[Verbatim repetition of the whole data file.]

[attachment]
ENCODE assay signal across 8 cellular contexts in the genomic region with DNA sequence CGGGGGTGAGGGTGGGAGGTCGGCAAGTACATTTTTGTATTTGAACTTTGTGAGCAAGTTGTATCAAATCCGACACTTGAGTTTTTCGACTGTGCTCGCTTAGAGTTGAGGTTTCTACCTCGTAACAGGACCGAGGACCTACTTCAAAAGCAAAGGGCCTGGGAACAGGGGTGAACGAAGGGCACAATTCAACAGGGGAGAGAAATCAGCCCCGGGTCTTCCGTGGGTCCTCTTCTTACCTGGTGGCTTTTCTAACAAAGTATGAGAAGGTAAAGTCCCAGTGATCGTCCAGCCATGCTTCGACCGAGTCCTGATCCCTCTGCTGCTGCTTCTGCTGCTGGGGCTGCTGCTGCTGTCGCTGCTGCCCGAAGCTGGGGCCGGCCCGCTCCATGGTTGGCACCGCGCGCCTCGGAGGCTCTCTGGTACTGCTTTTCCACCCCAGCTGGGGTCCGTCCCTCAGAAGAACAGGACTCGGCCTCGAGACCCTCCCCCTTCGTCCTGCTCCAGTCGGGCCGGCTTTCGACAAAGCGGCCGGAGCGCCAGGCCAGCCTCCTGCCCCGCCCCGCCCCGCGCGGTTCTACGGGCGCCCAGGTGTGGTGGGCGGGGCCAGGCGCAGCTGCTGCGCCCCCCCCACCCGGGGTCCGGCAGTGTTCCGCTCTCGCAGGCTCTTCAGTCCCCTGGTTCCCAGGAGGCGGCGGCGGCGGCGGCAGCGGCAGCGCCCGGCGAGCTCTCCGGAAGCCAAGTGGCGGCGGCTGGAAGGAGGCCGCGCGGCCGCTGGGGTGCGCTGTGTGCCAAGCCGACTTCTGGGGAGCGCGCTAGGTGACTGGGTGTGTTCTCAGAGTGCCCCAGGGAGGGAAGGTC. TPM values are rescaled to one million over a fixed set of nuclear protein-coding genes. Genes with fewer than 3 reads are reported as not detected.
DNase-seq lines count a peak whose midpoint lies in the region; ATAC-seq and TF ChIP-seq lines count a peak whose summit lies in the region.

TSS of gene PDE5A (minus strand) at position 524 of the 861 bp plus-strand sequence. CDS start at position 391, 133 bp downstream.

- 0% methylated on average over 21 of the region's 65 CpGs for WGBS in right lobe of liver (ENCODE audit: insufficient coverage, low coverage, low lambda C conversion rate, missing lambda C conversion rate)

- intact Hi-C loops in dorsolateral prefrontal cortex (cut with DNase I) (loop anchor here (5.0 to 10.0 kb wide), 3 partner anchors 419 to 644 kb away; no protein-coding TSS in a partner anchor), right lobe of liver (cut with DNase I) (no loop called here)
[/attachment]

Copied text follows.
ENCODE assay signal across 8 cellular contexts in the genomic region with DNA sequence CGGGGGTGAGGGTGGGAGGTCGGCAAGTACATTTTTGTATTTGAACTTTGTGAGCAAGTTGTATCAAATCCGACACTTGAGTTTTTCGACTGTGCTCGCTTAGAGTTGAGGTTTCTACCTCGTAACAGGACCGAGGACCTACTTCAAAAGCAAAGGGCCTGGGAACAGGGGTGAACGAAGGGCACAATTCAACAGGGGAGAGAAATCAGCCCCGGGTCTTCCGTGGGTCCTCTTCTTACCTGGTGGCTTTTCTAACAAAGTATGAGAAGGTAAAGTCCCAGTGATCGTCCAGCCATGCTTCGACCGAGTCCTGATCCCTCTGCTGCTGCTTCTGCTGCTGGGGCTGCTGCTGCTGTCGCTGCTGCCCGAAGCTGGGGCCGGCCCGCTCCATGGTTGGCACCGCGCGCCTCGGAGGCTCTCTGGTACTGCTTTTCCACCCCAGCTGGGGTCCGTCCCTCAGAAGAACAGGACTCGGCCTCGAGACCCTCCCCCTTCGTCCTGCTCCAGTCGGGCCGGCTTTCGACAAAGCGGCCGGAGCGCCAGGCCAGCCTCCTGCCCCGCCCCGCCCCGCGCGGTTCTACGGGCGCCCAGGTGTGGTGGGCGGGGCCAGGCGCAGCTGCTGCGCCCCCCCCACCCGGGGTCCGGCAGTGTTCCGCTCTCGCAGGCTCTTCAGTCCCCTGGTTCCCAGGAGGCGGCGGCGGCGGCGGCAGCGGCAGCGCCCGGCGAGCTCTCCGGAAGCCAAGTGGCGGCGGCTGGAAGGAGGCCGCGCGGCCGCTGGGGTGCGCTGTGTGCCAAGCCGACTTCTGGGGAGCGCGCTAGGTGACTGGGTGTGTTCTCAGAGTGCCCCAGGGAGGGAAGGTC. TPM values are rescaled to one million over a fixed set of nuclear protein-coding genes. Genes with fewer than 3 reads are reported as not detected.
DNase-seq lines count a peak whose midpoint lies in the region; ATAC-seq and TF ChIP-seq lines count a peak whose summit lies in the region.

TSS of gene PDE5A (minus strand) at position 524 of the 861 bp plus-strand sequence. CDS start at position 391, 133 bp downstream.

- 0% methylated on average over 21 of the region's 65 CpGs for WGBS in right lobe of liver (ENCODE audit: insufficient coverage, low coverage, low lambda C conversion rate, missing lambda C conversion rate)

- intact Hi-C loops in dorsolateral prefrontal cortex (cut with DNase I) (loop anchor here (5.0 to 10.0 kb wide), 3 partner anchors 419 to 644 kb away; no protein-coding TSS in a partner anchor), right lobe of liver (cut with DNase I) (no loop called here)